For more than 40 years, St. George’s University in collaboration with the Government of Grenada have worked hand in hand to confront challenges both big and small. Their partnership may have never been more stalwart, their mission more resolute, than in 2020, when the country and the world have grappled, and continue to grapple with, the ramifications of a widespread and persistent coronavirus pandemic due to SARS-CoV-2. 

Close collaboration on the development of lifesaving testing capabilities and the donation of critical medical equipment has been a crucial outcome of the partnership between SGU and Government of Grenada. The University and the Grenadian government have upheld their commitment to the nation—to ensure that its residents remain, above all else, safe and healthy. 

“We applaud and thank those with the Government of Grenada for their vision, diligence, and resolve in these unprecedented times in healthcare,” said Dr. Charles Modica, Chancellor of St. George’s University. “When faced with the myriad of challenges that the COVID-19 pandemic presented, we worked collaboratively and in the best interest of the entire Grenadian community, including the alumni, faculty, and staff at St. George’s University.”  

This public private partnership is an exemplar of cooperation,” said the Hon. Nickolas Steele, Grenada’s Minister of Health and Social Security, and member of the Executive Council of the World Health Organization. “Remarkable results have been achieved through this partnership, and we will continue to work together in this fight. 

St. George’s University was the national testing site for Grenada during the spring, testing Grenadian citizens as well as University faculty, staff, and students.

Partnership Aces the Test 

This spring, COVID-19 outbreaks around the world forced government and university officials to act decisively. The Government of Grenada, the Caribbean Public Health Agency (CARPHA), the Pan American Health Organization (PAHO), and the Windward Islands Research and Education Foundation (WINDREF), a research and education foundation based at SGU, worked to establish one of the first diagnostic testing facilities in the Caribbean and was established on the lower campus.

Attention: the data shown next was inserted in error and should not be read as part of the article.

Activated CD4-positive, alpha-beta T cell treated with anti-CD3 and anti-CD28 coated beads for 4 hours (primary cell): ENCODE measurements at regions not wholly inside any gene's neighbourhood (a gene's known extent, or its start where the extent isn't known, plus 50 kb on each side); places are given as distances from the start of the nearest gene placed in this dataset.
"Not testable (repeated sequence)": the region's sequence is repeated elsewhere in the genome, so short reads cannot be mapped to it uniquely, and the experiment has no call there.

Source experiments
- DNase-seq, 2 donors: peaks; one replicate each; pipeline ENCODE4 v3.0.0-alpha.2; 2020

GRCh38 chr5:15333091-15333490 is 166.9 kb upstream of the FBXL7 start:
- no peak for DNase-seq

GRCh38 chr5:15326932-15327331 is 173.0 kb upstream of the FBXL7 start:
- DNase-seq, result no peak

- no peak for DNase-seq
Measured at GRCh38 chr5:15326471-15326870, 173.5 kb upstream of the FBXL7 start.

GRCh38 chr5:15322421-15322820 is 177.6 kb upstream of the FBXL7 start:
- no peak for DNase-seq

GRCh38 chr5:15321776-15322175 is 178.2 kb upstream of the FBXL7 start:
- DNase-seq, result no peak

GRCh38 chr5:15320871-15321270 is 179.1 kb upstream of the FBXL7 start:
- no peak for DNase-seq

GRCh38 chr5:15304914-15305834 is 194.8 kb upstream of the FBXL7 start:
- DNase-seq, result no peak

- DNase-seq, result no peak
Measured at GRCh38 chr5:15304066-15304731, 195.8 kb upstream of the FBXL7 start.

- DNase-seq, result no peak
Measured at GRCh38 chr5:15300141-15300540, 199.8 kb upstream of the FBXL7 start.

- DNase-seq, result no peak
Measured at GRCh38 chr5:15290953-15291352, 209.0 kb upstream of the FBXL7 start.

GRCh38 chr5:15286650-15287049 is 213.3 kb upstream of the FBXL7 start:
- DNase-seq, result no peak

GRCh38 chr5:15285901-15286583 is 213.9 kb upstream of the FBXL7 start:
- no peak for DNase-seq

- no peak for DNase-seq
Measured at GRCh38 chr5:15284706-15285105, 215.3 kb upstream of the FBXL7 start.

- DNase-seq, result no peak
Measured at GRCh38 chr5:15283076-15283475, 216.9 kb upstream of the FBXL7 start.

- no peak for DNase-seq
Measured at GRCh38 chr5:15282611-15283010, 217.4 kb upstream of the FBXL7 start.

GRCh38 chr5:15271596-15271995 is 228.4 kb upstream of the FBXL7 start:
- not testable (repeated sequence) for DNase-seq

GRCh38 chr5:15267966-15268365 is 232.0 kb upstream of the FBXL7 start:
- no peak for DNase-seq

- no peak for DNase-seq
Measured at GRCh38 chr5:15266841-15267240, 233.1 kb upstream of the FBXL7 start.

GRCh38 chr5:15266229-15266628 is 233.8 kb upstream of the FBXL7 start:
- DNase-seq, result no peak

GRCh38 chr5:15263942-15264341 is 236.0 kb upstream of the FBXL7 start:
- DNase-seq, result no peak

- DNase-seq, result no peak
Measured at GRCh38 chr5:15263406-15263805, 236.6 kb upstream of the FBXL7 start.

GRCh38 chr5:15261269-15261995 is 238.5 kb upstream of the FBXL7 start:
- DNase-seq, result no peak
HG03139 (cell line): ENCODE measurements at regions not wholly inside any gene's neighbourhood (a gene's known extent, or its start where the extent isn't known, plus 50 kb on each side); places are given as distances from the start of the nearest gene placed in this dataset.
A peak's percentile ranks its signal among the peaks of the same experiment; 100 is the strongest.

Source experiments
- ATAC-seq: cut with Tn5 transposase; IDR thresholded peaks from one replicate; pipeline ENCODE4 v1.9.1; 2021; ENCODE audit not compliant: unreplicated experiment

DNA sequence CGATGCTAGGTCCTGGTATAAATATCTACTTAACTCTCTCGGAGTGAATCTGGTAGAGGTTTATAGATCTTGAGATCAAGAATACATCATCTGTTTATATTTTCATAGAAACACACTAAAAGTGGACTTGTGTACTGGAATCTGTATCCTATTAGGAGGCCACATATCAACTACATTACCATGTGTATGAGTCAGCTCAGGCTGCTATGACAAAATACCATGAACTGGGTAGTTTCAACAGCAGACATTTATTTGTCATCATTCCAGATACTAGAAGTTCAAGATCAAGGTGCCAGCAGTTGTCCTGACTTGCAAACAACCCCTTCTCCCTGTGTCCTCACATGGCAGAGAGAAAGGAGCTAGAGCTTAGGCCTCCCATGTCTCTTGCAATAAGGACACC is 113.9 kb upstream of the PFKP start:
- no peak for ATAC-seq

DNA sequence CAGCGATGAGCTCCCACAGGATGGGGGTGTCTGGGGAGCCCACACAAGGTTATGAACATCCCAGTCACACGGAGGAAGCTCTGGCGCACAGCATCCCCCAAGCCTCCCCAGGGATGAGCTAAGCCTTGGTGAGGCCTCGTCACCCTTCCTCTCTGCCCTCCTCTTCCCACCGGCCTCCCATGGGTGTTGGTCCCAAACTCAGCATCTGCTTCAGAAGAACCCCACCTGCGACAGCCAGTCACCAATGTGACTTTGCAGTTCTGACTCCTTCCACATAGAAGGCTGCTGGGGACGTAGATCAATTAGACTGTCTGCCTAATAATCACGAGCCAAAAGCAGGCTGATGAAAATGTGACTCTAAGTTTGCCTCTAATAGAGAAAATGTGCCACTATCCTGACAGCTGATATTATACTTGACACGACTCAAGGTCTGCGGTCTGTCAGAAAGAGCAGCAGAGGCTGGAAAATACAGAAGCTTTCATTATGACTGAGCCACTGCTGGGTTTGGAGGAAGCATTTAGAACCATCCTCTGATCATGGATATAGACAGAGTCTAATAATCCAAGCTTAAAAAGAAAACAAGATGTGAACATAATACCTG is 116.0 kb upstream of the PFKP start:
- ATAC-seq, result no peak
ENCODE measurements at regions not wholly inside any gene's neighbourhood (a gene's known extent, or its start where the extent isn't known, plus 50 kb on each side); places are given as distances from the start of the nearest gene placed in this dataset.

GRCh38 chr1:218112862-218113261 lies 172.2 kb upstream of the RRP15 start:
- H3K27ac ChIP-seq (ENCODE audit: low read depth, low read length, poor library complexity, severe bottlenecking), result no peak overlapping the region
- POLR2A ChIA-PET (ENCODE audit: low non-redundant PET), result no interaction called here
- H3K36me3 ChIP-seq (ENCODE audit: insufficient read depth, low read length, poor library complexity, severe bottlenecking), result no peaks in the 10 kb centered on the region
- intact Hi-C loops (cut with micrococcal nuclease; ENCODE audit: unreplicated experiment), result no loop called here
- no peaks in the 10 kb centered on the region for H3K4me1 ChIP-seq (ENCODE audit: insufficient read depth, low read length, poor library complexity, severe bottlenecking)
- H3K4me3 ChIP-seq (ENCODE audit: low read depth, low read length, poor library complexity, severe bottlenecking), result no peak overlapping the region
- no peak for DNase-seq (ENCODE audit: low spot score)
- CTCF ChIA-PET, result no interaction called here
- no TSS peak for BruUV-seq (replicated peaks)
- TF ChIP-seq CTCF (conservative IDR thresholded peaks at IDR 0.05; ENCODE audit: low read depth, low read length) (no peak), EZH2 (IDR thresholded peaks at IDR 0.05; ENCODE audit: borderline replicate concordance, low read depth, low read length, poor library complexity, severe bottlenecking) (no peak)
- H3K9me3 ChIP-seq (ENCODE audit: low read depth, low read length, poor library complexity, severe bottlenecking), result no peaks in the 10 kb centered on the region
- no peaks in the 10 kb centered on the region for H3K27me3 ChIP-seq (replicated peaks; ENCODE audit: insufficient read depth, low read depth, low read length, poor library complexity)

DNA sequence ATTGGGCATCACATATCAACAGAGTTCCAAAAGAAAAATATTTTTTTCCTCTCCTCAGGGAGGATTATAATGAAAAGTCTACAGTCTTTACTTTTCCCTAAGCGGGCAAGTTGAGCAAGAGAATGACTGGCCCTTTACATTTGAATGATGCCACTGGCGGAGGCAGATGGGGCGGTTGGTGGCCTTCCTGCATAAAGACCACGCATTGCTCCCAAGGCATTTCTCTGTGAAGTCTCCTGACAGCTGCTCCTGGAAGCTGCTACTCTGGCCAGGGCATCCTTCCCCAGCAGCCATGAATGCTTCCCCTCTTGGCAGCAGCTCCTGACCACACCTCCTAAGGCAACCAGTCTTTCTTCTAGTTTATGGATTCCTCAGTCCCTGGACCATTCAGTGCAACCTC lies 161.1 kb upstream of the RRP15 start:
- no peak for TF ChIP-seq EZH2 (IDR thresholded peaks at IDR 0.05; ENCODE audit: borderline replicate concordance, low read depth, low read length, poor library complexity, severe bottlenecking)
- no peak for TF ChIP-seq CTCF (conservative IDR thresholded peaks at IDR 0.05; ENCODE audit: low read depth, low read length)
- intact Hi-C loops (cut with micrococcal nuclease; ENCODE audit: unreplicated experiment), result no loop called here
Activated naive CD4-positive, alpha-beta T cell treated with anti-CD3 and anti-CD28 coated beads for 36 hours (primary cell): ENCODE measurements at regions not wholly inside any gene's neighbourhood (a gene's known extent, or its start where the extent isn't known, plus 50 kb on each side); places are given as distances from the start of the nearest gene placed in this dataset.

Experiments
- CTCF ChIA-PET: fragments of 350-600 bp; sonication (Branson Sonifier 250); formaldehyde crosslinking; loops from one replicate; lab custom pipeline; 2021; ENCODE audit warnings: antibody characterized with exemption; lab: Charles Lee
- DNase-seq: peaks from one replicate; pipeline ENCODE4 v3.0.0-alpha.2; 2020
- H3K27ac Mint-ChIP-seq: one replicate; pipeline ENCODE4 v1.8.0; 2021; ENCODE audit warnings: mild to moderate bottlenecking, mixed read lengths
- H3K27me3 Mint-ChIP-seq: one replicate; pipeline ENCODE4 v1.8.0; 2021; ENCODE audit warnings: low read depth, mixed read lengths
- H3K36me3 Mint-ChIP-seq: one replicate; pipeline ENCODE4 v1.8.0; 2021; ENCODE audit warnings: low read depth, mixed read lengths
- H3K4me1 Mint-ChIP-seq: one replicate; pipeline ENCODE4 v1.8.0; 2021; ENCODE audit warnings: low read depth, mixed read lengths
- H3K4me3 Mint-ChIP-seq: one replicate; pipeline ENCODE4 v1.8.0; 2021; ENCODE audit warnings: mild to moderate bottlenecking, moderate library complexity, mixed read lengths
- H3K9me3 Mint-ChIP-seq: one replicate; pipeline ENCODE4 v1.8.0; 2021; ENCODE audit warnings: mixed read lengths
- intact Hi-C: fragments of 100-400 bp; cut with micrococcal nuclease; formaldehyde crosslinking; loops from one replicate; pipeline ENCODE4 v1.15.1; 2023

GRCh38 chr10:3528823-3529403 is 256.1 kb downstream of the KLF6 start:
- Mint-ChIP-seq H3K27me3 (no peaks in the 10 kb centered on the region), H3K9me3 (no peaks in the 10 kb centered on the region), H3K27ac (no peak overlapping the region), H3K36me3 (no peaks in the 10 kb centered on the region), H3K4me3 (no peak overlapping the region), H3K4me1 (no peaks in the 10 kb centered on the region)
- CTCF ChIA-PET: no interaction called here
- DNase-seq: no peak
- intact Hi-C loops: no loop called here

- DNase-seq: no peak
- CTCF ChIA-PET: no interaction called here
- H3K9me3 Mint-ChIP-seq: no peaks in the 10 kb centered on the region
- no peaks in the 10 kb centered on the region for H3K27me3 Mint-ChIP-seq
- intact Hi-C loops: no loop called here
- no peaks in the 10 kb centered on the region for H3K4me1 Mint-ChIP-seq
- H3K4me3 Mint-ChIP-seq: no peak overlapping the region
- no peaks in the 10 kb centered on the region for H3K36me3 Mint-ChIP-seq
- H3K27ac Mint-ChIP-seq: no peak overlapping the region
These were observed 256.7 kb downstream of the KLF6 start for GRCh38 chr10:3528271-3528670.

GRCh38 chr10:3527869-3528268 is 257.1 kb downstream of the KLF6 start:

Under the leadership of Dr. Calum Macpherson, Dean of the School of Graduate Studies and SGU’s Director of Research, qPCR testing operations at St. George’s University have so far resulted in more than 3,000 individuals (with and without symptoms) receiving safe and prompt COVID-19 diagnostic tests, with results received within eight hours.  

Crucial to its success was the Minister of Health’s procurement of the necessary primers, probes, and reagents through PAHO, as well as an ample supply of personal protective equipment (PPE) from the onset of testing. Results were shared each night by Dr. Trevor Noel, SGU’s Director of Field Research, with the Ministry of Health, as well as PAHO and University officials. These outcomes helped guide government COVID-19 policies, including at airports and ports of entry, during the peak weeks and months of the pandemic. 

“Because there was a global shortage of reagents, we couldn’t have had the testing capacity if not for the extraordinary efforts of the Minister of Health,” said Dr. Macpherson. “We have one home—Grenada—and our common agenda was to diagnose the virus, implement a test, trace, and isolate policy from early on in the epidemic, which has served us well.”  

This testing was administered by the University’s School of Veterinary Medicine, which had the necessary equipment in place due to its ongoing influenza research efforts, as well as qualified personnel to administer the tests. The campus-based site served as the national testing service into the summer months, and still operates as one of approximately 250 quality control labs around the world overseen by the WHO. Results from SGU’s lab have been in 100 percent concordance with the expected test results from WHO.